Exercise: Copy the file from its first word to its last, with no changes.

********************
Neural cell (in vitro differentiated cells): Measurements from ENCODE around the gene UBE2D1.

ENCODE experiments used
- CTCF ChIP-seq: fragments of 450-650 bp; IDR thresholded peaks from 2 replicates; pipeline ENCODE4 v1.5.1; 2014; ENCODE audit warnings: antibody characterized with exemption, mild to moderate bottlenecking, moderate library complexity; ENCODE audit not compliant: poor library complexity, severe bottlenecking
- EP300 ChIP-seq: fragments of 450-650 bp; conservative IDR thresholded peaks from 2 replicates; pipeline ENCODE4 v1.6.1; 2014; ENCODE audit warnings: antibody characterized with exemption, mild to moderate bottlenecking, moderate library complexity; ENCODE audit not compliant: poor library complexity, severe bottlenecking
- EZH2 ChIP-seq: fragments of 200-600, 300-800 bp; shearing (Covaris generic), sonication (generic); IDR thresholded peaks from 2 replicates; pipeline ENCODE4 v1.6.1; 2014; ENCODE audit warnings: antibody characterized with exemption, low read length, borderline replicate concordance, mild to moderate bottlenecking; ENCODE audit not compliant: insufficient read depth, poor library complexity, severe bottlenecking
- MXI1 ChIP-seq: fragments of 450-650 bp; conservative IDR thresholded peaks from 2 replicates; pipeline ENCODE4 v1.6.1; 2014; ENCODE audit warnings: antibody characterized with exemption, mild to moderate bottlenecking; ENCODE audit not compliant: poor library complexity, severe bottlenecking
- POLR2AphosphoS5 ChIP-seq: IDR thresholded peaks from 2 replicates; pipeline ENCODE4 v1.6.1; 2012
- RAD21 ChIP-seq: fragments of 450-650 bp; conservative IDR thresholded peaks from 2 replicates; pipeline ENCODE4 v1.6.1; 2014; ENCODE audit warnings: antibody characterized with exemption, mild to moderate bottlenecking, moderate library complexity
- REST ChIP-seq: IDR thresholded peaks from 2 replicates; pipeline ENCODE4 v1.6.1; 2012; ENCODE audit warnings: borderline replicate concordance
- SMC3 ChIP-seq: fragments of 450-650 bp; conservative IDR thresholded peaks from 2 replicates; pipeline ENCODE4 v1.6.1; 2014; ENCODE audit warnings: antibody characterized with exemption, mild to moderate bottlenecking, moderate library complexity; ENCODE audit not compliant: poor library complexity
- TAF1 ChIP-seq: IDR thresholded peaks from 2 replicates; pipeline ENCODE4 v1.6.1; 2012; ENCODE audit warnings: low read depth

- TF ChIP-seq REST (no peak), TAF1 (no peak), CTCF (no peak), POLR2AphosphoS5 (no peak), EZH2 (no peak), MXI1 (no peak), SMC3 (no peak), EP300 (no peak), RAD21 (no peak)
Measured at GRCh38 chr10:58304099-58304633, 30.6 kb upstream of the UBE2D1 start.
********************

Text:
Neural cell (in vitro differentiated cells): Measurements from ENCODE around the gene UBE2D1.

ENCODE experiments used
- CTCF ChIP-seq: fragments of 450-650 bp; IDR thresholded peaks from 2 replicates; pipeline ENCODE4 v1.5.1; 2014; ENCODE audit warnings: antibody characterized with exemption, mild to moderate bottlenecking, moderate library complexity; ENCODE audit not compliant: poor library complexity, severe bottlenecking
- EP300 ChIP-seq: fragments of 450-650 bp; conservative IDR thresholded peaks from 2 replicates; pipeline ENCODE4 v1.6.1; 2014; ENCODE audit warnings: antibody characterized with exemption, mild to moderate bottlenecking, moderate library complexity; ENCODE audit not compliant: poor library complexity, severe bottlenecking
- EZH2 ChIP-seq: fragments of 200-600, 300-800 bp; shearing (Covaris generic), sonication (generic); IDR thresholded peaks from 2 replicates; pipeline ENCODE4 v1.6.1; 2014; ENCODE audit warnings: antibody characterized with exemption, low read length, borderline replicate concordance, mild to moderate bottlenecking; ENCODE audit not compliant: insufficient read depth, poor library complexity, severe bottlenecking
- MXI1 ChIP-seq: fragments of 450-650 bp; conservative IDR thresholded peaks from 2 replicates; pipeline ENCODE4 v1.6.1; 2014; ENCODE audit warnings: antibody characterized with exemption, mild to moderate bottlenecking; ENCODE audit not compliant: poor library complexity, severe bottlenecking
- POLR2AphosphoS5 ChIP-seq: IDR thresholded peaks from 2 replicates; pipeline ENCODE4 v1.6.1; 2012
- RAD21 ChIP-seq: fragments of 450-650 bp; conservative IDR thresholded peaks from 2 replicates; pipeline ENCODE4 v1.6.1; 2014; ENCODE audit warnings: antibody characterized with exemption, mild to moderate bottlenecking, moderate library complexity
- REST ChIP-seq: IDR thresholded peaks from 2 replicates; pipeline ENCODE4 v1.6.1; 2012; ENCODE audit warnings: borderline replicate concordance
- SMC3 ChIP-seq: fragments of 450-650 bp; conservative IDR thresholded peaks from 2 replicates; pipeline ENCODE4 v1.6.1; 2014; ENCODE audit warnings: antibody characterized with exemption, mild to moderate bottlenecking, moderate library complexity; ENCODE audit not compliant: poor library complexity
- TAF1 ChIP-seq: IDR thresholded peaks from 2 replicates; pipeline ENCODE4 v1.6.1; 2012; ENCODE audit warnings: low read depth

- TF ChIP-seq REST (no peak), TAF1 (no peak), CTCF (no peak), POLR2AphosphoS5 (no peak), EZH2 (no peak), MXI1 (no peak), SMC3 (no peak), EP300 (no peak), RAD21 (no peak)
Measured at GRCh38 chr10:58304099-58304633, 30.6 kb upstream of the UBE2D1 start.